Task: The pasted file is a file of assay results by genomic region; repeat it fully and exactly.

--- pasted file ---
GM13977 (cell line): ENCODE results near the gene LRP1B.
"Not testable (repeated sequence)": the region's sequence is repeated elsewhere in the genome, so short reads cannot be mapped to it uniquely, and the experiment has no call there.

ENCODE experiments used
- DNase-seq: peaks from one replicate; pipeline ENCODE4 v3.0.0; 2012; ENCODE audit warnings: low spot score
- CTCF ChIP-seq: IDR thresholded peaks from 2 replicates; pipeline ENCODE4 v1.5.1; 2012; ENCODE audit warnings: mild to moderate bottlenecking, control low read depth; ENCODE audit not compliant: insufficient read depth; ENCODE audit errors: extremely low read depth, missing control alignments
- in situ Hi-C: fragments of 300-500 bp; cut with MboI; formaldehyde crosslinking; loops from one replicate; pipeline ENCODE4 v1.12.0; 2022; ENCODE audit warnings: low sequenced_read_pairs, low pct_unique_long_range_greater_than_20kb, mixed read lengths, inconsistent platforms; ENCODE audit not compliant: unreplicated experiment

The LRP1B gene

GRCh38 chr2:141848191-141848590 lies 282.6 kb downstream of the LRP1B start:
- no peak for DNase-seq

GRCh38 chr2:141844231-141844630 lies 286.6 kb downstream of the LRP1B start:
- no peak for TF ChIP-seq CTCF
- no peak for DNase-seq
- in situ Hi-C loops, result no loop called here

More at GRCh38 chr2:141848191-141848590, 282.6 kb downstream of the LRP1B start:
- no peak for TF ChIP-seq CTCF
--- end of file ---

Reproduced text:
GM13977 (cell line): ENCODE results near the gene LRP1B.
"Not testable (repeated sequence)": the region's sequence is repeated elsewhere in the genome, so short reads cannot be mapped to it uniquely, and the experiment has no call there.

ENCODE experiments used
- DNase-seq: peaks from one replicate; pipeline ENCODE4 v3.0.0; 2012; ENCODE audit warnings: low spot score
- CTCF ChIP-seq: IDR thresholded peaks from 2 replicates; pipeline ENCODE4 v1.5.1; 2012; ENCODE audit warnings: mild to moderate bottlenecking, control low read depth; ENCODE audit not compliant: insufficient read depth; ENCODE audit errors: extremely low read depth, missing control alignments
- in situ Hi-C: fragments of 300-500 bp; cut with MboI; formaldehyde crosslinking; loops from one replicate; pipeline ENCODE4 v1.12.0; 2022; ENCODE audit warnings: low sequenced_read_pairs, low pct_unique_long_range_greater_than_20kb, mixed read lengths, inconsistent platforms; ENCODE audit not compliant: unreplicated experiment

The LRP1B gene

GRCh38 chr2:141848191-141848590 lies 282.6 kb downstream of the LRP1B start:
- no peak for DNase-seq

GRCh38 chr2:141844231-141844630 lies 286.6 kb downstream of the LRP1B start:
- no peak for TF ChIP-seq CTCF
- no peak for DNase-seq
- in situ Hi-C loops, result no loop called here

More at GRCh38 chr2:141848191-141848590, 282.6 kb downstream of the LRP1B start:
- no peak for TF ChIP-seq CTCF